Type 2 Diabetes Causes and Risk Factors

Type 2 Diabetes Causes

Type 2 diabetes has been declared an epidemic by the medical community. Each year, more and more people are being given a diagnosis of diabetes than ever before. This is for many reasons, but perhaps mostly because Type 2 diabetes causes and risk factors are becoming more prevalent. It is estimated that 95% of new cases of a diagnosis of diabetes are Type 2, also known as adult onset diabetes. There is no single way to prevent the condition, however lifestyle changes including those to diet and exercise can help.

A change in the way that the body uses insulin is at the root of Type 2 diabetes causes. Interestingly enough, there is no definitive answer on just what it is that prompts this change. Environmental and genetic factors are both thought to play a major role, however. When the process between insulin production and blood sugar levels is impaired, excess amounts of sugar build up in the bloodstream, forming the basis of Type 2 diabetes causes.

What contributes to this phenomenon is not clear cut. Some potential risk factors are completely out of the control of the people they affect, such as family history and race. Those with a close relative, such as a parent or sibling, that have the condition, are at greater risk. Similarly, those with an ethnic background of Hispanic, Asian American or Indian American are also at greater risk. There is no explanation of why this is, however persons of these races are more likely than others to develop the condition. These are potential Type 2 diabetes causes for which there is no easy way to get around. Age is another risk factor worth considering, as individuals who are 45 years old or older have a greater risk for developing the condition. Women with polycystic ovary syndrome are also thought to have an increased risk of the disease.

There are some potential Type 2 diabetes causes however that are greatly within control. For instance, being overweight is one of the biggest risk factors for developing the condition. This does not mean that people who are not overweight do not develop the condition. It simply means that being overweight is a risk factor. Similarly, persons who have excess fat at the abdomen are also at greater risk, as are those that are regularly inactive.

Another major risk factor that should be considered is the presence of pre diabetes. This borderline condition is characterized by elevated blood sugar levels that are above normal, but not necessarily in the range of Type 2 diabetes blood sugar levels. When pre diabetes is present and lifestyle changes are not implemented such as increasing activity level and making dietary changes, the condition often progresses into Type 2 diabetes. It is incredibly important the people with the early signs of diabetes including mild symptoms and slightly elevated blood sugar levels make lifestyle changes to prevent the onset of the true form of the condition. A state of pre diabetes is one of the most common Type 2 diabetes causes.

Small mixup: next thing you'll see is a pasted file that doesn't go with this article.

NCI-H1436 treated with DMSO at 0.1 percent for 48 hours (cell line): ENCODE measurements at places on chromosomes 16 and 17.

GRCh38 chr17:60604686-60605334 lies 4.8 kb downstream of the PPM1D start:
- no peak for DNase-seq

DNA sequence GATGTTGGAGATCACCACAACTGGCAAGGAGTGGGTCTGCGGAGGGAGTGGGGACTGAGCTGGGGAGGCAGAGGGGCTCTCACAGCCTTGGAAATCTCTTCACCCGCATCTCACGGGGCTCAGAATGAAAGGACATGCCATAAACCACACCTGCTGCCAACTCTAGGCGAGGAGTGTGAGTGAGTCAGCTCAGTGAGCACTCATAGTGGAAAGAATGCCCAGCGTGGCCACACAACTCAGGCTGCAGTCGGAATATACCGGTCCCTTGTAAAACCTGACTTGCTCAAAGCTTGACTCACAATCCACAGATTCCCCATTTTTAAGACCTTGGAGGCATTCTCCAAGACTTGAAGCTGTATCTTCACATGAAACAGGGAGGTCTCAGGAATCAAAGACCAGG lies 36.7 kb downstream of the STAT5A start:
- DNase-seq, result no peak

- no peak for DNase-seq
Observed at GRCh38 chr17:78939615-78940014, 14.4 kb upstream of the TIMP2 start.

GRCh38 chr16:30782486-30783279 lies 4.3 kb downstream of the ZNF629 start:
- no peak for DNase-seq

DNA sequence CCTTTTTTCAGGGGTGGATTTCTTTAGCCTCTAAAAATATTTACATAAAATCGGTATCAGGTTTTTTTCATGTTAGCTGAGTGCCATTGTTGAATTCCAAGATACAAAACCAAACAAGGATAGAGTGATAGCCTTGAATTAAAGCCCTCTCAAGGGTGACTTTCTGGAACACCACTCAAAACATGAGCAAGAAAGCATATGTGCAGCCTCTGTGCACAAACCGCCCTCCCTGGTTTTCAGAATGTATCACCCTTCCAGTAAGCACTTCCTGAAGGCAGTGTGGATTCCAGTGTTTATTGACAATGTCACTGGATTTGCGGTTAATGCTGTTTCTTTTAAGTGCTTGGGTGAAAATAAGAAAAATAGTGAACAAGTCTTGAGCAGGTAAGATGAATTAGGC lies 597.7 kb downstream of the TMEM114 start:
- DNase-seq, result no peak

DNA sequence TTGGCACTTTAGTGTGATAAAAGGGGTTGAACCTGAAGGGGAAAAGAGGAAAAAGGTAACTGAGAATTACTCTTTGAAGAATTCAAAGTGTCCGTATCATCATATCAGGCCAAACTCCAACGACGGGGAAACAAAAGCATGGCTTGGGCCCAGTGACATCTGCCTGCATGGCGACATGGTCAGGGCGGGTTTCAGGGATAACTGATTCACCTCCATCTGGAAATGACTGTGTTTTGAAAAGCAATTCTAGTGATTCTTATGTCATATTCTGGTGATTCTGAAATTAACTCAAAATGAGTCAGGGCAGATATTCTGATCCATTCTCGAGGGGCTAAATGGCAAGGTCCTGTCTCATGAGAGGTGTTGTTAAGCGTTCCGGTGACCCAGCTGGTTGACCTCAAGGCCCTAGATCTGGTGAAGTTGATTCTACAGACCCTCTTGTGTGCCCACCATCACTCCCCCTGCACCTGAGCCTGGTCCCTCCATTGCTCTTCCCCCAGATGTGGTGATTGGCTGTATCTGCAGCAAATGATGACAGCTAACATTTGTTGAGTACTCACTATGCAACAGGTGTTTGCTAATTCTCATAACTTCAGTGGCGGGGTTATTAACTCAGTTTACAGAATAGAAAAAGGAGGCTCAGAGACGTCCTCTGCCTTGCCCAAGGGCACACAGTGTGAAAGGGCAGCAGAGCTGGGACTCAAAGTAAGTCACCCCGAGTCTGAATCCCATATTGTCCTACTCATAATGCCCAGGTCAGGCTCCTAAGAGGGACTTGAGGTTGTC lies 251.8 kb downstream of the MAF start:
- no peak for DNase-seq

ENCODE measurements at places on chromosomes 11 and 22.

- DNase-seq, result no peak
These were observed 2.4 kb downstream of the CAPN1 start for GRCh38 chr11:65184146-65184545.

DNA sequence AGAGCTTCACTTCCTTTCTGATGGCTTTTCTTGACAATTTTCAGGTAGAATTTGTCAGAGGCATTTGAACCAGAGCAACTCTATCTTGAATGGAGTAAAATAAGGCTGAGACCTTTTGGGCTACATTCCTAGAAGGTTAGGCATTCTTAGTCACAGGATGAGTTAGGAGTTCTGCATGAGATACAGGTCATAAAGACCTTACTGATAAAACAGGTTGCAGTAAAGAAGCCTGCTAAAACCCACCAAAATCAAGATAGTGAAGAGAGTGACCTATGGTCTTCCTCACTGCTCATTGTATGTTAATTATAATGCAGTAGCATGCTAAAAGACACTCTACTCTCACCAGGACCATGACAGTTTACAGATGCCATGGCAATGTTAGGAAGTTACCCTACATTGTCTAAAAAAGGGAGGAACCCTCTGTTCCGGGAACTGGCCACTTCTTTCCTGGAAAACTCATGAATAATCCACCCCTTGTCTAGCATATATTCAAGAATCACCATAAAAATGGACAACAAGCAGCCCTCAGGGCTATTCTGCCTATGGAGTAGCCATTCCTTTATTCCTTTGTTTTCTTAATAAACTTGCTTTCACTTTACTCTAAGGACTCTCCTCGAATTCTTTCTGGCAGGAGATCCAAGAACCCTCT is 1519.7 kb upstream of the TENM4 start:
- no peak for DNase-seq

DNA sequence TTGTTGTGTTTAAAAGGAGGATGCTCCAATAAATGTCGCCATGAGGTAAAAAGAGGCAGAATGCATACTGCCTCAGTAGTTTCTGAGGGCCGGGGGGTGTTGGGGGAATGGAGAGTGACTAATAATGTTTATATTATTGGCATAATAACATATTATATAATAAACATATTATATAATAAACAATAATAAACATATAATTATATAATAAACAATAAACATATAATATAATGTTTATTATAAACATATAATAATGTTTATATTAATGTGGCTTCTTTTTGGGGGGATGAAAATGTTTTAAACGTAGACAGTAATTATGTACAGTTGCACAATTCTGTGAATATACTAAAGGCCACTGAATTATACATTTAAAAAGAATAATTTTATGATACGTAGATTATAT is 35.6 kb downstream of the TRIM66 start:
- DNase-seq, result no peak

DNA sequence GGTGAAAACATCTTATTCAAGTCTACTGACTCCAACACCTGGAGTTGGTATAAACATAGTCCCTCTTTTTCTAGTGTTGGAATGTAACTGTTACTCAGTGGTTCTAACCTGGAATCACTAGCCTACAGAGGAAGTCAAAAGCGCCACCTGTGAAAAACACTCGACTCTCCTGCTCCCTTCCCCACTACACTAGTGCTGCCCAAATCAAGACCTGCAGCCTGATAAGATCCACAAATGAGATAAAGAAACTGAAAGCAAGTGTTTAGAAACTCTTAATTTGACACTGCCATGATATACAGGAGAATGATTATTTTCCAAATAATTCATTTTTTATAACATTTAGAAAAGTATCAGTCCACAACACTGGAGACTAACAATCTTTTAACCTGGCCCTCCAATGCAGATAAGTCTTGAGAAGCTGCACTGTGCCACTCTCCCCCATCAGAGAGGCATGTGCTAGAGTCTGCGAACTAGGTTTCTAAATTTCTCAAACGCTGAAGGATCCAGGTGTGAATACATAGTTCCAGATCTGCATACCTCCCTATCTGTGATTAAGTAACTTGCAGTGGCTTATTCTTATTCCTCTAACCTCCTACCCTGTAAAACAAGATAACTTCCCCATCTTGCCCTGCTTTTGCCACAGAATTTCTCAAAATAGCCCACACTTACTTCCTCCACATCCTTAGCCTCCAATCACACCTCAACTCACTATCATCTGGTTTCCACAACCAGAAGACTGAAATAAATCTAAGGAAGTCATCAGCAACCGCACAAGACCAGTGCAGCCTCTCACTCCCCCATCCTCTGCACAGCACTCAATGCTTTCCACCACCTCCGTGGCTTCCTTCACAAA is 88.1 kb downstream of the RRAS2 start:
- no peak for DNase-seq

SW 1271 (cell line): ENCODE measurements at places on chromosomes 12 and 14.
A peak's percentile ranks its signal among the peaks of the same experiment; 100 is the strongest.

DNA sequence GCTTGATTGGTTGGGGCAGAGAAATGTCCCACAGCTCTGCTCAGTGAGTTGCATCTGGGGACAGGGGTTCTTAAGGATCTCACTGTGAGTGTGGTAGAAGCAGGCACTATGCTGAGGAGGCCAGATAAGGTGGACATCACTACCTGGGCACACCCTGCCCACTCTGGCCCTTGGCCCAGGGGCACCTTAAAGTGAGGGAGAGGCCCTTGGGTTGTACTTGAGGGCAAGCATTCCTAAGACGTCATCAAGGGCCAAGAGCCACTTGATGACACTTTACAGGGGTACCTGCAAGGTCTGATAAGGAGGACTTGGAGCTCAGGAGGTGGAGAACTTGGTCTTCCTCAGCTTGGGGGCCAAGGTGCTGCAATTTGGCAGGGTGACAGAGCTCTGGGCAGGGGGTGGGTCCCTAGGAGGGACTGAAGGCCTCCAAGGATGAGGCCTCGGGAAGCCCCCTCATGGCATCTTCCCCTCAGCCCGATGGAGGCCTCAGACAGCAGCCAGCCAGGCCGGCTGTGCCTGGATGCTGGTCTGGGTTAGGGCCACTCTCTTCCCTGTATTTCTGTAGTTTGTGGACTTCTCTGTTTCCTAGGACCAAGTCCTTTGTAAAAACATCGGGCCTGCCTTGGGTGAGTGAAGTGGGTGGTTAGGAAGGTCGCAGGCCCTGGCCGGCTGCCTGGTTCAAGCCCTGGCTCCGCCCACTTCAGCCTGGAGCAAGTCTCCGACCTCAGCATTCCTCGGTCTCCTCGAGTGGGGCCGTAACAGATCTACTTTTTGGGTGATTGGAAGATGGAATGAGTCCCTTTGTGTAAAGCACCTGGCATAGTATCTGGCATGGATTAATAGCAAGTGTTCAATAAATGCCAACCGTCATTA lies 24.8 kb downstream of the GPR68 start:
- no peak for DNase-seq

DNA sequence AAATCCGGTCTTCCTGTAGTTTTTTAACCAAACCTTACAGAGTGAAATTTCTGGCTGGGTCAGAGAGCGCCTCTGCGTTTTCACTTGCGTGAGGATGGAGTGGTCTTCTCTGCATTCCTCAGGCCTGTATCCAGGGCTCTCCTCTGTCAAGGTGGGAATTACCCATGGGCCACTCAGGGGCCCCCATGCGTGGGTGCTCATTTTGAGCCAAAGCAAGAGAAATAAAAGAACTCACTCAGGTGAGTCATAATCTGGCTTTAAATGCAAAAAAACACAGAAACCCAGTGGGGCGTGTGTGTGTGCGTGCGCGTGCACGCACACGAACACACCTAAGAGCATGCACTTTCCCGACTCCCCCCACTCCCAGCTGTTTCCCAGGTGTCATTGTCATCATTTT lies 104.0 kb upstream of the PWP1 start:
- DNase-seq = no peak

One of the biggest myths is that eating sugar causes diabetes. This is both true and untrue in different ways. Healthy diets include many natural sugars including those from fruits, vegetables and dairy. Diets that include natural sugars like these are not likely to contribute to the formation of diabetes. The problem is that the average American diet includes far fewer natural sugars and an abundance of refined sugars. Many foods contain sugar without consumers even knowing it. Therefore not only are they ingesting much more sugar, they are doing so without even knowing it. Sugar alone is not considered among Type 2 diabetes causes, but what happens when too much sugar is ingested – weight gain – is. So therefore, eating too much sugar when it contributes to weight gain can absolutely create a risk factor for developing the condition. This is also why people with the condition often end up on a Type 2 diabetes diet, in order to not only promote healthy weight loss but also limit the amount of ingested carbohydrates to prevent unhealthy spikes in blood sugar levels.

Whether or not risk factors are present, it is imperative to be on the lookout for the symptoms and signs of Type 2 diabetes. These can include an increase in urination frequency and a feeling of being thirsty. Identifying these early even in the absence of Type 2 diabetes causes is very important. Like most other conditions, the earlier that diabetes is detected, the more successfully it can be managed. There is no cure for diabetes; however it can be very well managed if identified early.

If left undiagnosed and untreated, diabetes complications can arise. These can include diabetic neuropathy and diabetic coma. Diabetic neuropathy refers to a condition in which the nerve fibers of the body, typically in the lower extremities, become damaged. This leads to pain and discomfort and can even lead to paralysis. A diabetic coma occurs when blood sugar levels go far too high or far too low and a person become unconscious as a result. These complications are serious and can be life threatening. They further the argument that even in the absence of known Type 2 diabetes causes and risk factors, symptoms related to the disease should be evaluated promptly.

Successfully preventing the development of diabetes is partially within control. While factors like race, family history and existing disease may not be within control, diet and activity level certainly are. Reducing the prevalence of Type 2 diabetes causes like inactivity and being overweight can significantly reduce the risk of developing the condition, even when battling pre existing genetic factors.